18 Jun Have You Sailed Aboard Old Ironsides?
If you were anywhere near Boston Harbor on Friday, June 8th, you may have seen the USS Constitution, “Old Ironsides” moving placidly through the inner harbor on one of several “turnarounds” of the 1790s ship, or you may have heard her 21-gun salute at Fort Independence in South Boston or at the Cassin Young in the Navy Yard
Built in Boston beginning in 1794, the USS Constitution was launched in 1797 as part of the young American effort to build a Navy and maritime defense. The ship saw skirmishes on the Barbary Coast in the early 19thcentury and traveled frequently along the east coast and Caribbean. It is best known for its extraordinary success in battles of the War of 1812, when it also took on the nickname “Old Ironsides” since its hull seemed impenetrable to opposing cannon balls.
The ship has traveled throughout the world on behalf of the US Navy over its 221 year history, and has experienced many restorations and “re-fits” over the centuries. It was almost lost, particularly around 1830, when Bostonian Oliver Wendell Holmes published his call to action the poem “Old Ironsides.”
Another famous campaign in the 1920s, when the ship needed substantial restoration, was the Pennies campaign. The Secretary of the Navy aimed to supplement budgeted funds for the ship with a campaign of pennies donated by children throughout the country. Although the grassroots campaign raised only $150,000 of the roughly $400,000 necessary, it captured the public’s attention and encouraged the Navy to find the rest through a combination of public budgets and the sale of promotional materials like posters, and even objects made from rope and wood from the ship as it was restored.
Today, the USS Constitution is the oldest commissioned military ship afloat in the world. It is manned by commissioned Navy officers and sailors who support its important ceremonial and historical functions. It sits in the Charlestown Navy Yard, which is managed and interpreted by the National Park Service.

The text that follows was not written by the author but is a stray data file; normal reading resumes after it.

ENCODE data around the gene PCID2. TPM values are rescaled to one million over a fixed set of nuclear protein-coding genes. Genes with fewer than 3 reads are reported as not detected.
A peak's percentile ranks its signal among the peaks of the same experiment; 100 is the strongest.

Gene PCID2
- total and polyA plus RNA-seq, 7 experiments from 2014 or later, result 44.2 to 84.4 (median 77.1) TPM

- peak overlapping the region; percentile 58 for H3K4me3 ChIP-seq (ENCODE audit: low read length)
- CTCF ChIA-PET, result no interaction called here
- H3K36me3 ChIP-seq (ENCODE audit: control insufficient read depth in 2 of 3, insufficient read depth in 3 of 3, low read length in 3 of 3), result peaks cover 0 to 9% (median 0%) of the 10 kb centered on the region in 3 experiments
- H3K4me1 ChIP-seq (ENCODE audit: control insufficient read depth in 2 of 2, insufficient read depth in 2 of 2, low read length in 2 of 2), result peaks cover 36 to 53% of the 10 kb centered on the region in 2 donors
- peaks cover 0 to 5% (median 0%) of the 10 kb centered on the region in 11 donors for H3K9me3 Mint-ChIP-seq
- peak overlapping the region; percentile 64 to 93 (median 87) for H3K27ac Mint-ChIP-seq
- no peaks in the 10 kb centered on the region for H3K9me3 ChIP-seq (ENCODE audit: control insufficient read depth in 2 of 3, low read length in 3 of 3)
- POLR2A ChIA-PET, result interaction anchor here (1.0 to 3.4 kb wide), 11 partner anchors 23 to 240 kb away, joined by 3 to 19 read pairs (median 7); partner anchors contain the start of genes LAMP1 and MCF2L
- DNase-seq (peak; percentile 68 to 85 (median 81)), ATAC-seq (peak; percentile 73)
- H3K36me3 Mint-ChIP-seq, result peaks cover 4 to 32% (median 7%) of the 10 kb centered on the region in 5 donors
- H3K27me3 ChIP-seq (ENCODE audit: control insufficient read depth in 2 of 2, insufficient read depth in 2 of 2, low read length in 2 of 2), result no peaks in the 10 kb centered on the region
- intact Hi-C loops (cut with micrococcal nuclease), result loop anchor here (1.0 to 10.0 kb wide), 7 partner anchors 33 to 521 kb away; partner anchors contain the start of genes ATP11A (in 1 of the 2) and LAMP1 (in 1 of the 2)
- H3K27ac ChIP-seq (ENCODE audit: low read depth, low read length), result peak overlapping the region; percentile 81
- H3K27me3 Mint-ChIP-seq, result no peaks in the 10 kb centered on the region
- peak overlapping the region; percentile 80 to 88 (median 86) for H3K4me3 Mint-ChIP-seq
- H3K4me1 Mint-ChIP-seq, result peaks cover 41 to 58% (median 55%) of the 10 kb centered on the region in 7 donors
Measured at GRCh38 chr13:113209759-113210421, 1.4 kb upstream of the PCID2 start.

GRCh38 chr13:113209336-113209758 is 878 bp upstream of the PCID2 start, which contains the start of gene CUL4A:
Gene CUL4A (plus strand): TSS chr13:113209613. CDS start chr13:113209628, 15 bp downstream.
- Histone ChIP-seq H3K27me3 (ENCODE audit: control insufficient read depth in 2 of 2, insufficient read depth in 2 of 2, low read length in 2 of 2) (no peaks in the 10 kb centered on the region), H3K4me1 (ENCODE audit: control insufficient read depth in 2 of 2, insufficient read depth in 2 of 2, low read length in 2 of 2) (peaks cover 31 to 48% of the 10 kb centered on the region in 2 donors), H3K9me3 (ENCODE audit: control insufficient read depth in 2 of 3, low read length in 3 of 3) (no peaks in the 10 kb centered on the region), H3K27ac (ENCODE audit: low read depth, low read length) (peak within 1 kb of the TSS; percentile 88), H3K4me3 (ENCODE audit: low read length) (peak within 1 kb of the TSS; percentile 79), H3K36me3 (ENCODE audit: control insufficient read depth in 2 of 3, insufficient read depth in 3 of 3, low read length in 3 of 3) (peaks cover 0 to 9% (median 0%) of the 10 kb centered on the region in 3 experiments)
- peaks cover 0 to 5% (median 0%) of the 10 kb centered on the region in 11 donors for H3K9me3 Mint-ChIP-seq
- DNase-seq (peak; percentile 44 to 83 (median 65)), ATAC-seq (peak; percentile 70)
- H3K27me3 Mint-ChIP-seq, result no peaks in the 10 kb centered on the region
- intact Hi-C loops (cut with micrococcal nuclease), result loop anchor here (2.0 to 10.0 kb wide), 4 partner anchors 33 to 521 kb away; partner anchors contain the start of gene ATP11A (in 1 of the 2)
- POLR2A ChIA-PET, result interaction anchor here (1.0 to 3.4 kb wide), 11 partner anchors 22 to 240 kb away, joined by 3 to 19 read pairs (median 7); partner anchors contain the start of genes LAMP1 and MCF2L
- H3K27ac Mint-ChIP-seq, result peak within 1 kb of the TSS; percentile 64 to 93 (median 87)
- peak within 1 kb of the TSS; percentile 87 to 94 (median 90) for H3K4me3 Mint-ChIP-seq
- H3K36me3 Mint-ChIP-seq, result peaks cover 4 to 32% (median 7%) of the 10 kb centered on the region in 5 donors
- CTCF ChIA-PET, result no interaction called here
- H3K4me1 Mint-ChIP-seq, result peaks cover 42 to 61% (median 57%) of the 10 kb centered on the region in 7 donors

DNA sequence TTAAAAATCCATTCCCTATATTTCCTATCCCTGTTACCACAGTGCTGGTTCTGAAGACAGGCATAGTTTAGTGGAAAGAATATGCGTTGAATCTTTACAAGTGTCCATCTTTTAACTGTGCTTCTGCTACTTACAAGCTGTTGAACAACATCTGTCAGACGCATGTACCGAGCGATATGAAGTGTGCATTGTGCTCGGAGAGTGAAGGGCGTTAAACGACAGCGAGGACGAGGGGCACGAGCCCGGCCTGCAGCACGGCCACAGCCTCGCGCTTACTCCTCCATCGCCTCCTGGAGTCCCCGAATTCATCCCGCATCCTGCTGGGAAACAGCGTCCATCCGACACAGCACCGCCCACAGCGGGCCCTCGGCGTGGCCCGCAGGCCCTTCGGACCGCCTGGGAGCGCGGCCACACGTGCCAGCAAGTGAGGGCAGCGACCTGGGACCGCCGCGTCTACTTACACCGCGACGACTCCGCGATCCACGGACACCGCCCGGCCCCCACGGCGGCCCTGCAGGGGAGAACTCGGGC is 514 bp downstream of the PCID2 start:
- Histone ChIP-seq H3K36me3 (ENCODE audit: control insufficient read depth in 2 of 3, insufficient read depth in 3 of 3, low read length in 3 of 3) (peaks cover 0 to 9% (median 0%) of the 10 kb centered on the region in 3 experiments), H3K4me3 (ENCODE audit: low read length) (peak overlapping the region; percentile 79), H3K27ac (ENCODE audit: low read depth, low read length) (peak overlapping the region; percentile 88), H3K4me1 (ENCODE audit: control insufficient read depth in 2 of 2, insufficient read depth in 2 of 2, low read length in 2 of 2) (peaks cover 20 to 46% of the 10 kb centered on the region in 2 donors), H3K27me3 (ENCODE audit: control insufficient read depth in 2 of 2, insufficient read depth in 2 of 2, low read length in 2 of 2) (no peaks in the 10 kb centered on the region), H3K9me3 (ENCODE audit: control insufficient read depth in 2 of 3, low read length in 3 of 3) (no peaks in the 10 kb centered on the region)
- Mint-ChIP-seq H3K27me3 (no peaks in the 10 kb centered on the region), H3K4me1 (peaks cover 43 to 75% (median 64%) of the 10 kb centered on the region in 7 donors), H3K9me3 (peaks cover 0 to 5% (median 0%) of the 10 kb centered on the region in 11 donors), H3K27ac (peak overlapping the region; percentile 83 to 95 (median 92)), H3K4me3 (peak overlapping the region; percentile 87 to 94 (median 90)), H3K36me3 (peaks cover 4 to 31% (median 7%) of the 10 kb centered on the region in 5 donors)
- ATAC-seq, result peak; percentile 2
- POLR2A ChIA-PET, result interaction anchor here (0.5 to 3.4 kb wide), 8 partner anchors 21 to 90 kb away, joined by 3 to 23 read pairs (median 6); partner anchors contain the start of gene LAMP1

The practice of “turning around” or “winding a ship” is a centuries old effort to shift a wooden ship at least once annually for its hull to weather evenly and avoid deterioration if it does not move occasionally in the water.
There are several turnarounds for the USS Constitution annually and they usually correspond to an important day in American or sea faring history. June’s turnaround with roughly 400 people on board – including the Secretary of the Navy and the Secretary of the Interior – commemorated the Battle of Midway in World War Two. Several veterans of that war were on board, including one member of the Tuskeegee Airmen.
Another turnaround is coming up on July 4thto commemorate American Independence, and an October 21stevent marks the USS Constitution’s birthday. Those who make it aboard the ship are chosen by lottery, so you too have a chance to join a ride on the great ship. But, even without a ceremonial ride, visiting the USS Constitution at its pier in the Charlestown Navy Yard and the Constitution Museum, which you can do throughout the year, is a rich experience in American history and Boston’s importance in the early republic.
We learned a lot about the US Navy, the history of ship building in America, and the operation of a vessel at war in the 19thcentury. We witnessed the great ceremony of a 21-gun salute at Fort Independence in South Boston, and a 17-gun salute at the World War Two-era Cassin Young. And, like a 19thcentury Bostonian, we had the great pleasure of seeing our city from the water.